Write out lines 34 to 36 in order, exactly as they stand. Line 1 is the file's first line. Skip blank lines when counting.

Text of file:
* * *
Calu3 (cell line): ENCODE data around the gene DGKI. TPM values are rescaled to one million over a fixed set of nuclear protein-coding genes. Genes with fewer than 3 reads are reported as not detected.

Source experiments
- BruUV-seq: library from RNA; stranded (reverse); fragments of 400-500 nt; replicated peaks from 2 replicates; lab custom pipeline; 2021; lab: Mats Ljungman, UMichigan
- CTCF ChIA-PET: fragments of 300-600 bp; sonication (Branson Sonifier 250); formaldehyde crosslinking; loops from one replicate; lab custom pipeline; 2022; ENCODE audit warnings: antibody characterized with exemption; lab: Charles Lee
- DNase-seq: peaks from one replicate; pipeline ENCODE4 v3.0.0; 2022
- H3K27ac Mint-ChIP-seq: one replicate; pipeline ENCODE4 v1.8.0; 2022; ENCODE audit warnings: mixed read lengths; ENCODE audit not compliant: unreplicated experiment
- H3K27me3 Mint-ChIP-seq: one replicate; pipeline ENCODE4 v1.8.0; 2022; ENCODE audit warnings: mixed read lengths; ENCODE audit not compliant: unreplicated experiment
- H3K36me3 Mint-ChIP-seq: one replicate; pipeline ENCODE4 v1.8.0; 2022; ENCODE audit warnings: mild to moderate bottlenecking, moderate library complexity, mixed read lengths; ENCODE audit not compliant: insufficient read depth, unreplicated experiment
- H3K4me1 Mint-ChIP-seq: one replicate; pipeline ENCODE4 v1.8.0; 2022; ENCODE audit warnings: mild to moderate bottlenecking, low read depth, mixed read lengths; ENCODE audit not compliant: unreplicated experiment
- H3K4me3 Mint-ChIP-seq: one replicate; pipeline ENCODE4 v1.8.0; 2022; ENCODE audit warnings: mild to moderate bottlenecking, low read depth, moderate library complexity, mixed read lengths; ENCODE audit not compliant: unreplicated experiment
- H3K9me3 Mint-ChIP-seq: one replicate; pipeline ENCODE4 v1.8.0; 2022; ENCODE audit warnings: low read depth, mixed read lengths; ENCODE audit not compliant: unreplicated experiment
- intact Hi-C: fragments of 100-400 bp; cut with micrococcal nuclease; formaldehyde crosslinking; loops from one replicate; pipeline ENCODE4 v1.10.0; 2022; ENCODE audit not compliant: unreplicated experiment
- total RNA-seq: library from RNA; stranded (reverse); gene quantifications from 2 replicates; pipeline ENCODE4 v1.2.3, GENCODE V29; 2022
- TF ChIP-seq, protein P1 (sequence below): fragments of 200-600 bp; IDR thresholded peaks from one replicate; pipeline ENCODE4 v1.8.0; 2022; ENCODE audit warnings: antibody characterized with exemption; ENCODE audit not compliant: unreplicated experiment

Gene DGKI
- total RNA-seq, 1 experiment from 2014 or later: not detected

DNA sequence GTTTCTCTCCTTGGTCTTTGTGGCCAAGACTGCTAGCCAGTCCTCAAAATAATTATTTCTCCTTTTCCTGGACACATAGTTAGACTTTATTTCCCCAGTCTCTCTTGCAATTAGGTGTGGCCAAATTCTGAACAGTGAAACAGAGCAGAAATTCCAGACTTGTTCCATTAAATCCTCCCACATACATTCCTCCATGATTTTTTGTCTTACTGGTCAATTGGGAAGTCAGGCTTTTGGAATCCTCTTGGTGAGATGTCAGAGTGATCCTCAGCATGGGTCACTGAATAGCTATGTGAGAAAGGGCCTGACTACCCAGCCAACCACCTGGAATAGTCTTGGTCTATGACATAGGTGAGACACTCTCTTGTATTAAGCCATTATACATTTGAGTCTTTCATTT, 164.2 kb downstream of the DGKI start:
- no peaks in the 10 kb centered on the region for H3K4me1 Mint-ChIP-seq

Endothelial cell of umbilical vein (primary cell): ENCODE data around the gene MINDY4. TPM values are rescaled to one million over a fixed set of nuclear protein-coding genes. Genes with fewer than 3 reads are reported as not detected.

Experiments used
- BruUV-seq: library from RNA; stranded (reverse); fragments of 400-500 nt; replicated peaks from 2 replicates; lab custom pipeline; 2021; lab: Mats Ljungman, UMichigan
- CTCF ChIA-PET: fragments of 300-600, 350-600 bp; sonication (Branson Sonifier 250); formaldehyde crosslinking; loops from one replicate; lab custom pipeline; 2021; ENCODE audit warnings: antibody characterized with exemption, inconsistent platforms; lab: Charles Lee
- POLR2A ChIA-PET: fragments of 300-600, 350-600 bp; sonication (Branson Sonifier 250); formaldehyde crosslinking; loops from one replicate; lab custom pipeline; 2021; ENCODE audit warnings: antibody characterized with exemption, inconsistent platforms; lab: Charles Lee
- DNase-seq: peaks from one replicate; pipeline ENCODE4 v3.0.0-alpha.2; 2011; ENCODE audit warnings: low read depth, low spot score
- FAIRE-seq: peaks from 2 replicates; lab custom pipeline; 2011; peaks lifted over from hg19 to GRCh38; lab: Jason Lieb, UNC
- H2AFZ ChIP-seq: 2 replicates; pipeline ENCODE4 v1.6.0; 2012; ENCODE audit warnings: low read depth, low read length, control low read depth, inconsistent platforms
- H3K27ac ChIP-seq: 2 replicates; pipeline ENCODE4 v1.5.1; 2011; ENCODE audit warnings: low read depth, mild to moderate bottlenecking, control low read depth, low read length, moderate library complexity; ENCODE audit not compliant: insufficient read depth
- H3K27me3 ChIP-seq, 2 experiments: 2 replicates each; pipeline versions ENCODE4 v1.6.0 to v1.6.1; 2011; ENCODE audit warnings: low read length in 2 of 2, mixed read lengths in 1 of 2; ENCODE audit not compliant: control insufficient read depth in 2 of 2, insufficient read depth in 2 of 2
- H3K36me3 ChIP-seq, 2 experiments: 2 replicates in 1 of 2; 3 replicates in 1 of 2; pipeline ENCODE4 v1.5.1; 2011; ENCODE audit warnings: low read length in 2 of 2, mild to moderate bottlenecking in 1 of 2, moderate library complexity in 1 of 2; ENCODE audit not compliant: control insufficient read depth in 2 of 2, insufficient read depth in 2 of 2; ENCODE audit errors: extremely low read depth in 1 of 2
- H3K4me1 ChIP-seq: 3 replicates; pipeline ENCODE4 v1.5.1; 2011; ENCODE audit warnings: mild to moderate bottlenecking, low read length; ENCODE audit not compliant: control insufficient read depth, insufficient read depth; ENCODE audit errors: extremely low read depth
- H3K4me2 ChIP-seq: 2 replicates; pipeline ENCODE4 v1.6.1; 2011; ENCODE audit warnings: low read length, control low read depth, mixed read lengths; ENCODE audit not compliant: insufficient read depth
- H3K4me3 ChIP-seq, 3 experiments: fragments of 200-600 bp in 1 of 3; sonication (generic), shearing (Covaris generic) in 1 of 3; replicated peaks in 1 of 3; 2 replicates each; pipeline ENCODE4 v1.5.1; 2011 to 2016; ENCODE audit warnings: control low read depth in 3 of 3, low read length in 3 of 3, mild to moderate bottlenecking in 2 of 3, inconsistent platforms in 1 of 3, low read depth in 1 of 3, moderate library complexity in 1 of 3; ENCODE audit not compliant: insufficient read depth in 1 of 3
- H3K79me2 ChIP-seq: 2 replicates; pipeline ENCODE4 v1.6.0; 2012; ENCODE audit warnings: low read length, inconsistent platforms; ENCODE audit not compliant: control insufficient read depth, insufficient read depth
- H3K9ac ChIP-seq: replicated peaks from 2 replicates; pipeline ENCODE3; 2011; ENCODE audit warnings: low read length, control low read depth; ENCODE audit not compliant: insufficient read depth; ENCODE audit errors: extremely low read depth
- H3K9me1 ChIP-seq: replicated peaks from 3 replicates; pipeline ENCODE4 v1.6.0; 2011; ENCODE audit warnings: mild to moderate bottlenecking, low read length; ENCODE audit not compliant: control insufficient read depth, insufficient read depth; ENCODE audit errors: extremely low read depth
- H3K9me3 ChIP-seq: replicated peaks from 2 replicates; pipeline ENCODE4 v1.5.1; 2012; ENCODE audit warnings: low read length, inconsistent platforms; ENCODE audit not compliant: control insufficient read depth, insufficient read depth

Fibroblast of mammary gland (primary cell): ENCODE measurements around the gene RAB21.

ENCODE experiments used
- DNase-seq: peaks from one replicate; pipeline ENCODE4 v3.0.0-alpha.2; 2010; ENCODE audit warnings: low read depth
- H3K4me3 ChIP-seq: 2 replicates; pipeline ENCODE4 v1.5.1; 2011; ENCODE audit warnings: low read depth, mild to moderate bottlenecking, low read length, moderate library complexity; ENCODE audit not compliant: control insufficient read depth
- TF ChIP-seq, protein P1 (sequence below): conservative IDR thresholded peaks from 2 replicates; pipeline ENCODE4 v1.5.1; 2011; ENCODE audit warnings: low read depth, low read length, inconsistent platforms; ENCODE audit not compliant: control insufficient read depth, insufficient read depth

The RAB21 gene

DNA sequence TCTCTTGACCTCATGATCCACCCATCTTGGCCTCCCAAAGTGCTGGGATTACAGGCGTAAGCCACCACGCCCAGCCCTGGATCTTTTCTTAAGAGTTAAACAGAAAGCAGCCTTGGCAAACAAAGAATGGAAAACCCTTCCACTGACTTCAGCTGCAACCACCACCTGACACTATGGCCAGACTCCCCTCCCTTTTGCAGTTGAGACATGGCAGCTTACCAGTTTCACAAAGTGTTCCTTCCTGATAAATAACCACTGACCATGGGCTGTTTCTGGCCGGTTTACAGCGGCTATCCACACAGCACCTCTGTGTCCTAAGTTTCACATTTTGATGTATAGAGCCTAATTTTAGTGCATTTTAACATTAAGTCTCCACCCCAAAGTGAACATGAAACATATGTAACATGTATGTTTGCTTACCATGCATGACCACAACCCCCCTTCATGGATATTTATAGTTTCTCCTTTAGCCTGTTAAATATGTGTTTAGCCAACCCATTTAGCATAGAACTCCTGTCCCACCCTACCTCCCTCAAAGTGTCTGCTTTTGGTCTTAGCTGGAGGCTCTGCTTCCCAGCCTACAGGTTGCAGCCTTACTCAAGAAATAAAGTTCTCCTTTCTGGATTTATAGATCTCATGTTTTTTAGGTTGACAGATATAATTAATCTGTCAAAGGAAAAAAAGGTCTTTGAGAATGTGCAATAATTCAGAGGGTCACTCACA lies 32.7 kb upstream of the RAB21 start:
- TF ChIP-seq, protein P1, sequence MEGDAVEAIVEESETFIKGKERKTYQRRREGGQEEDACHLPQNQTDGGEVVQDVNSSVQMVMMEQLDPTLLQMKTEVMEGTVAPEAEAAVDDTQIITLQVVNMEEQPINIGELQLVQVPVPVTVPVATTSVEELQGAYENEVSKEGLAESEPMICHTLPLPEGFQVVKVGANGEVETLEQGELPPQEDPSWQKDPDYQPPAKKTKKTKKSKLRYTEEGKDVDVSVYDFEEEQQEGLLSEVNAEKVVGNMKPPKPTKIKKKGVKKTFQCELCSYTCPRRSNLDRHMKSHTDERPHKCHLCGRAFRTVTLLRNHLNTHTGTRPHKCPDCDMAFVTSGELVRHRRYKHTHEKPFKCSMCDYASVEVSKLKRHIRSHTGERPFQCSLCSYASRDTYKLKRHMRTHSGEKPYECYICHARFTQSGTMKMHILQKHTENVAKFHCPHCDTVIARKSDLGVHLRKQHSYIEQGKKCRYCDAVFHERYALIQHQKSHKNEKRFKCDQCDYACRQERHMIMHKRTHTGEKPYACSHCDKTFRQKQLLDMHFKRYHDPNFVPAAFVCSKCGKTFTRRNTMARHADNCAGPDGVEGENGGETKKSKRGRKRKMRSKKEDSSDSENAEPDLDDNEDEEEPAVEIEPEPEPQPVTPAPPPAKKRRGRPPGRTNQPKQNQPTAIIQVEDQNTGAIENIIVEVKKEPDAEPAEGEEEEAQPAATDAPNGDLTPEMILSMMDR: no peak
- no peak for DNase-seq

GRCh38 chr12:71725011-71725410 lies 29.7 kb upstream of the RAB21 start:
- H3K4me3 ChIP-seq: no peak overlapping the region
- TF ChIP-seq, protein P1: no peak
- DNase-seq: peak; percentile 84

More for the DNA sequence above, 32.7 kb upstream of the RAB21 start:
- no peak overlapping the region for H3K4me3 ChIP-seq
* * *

- H3K9ac ChIP-seq: replicated peaks from 2 replicates; pipeline ENCODE3; 2011; ENCODE audit warnings: low read length, control low read depth; ENCODE audit not compliant: insufficient read depth; ENCODE audit errors: extremely low read depth
- H3K9me1 ChIP-seq: replicated peaks from 3 replicates; pipeline ENCODE4 v1.6.0; 2011; ENCODE audit warnings: mild to moderate bottlenecking, low read length; ENCODE audit not compliant: control insufficient read depth, insufficient read depth; ENCODE audit errors: extremely low read depth
- H3K9me3 ChIP-seq: replicated peaks from 2 replicates; pipeline ENCODE4 v1.5.1; 2012; ENCODE audit warnings: low read length, inconsistent platforms; ENCODE audit not compliant: control insufficient read depth, insufficient read depth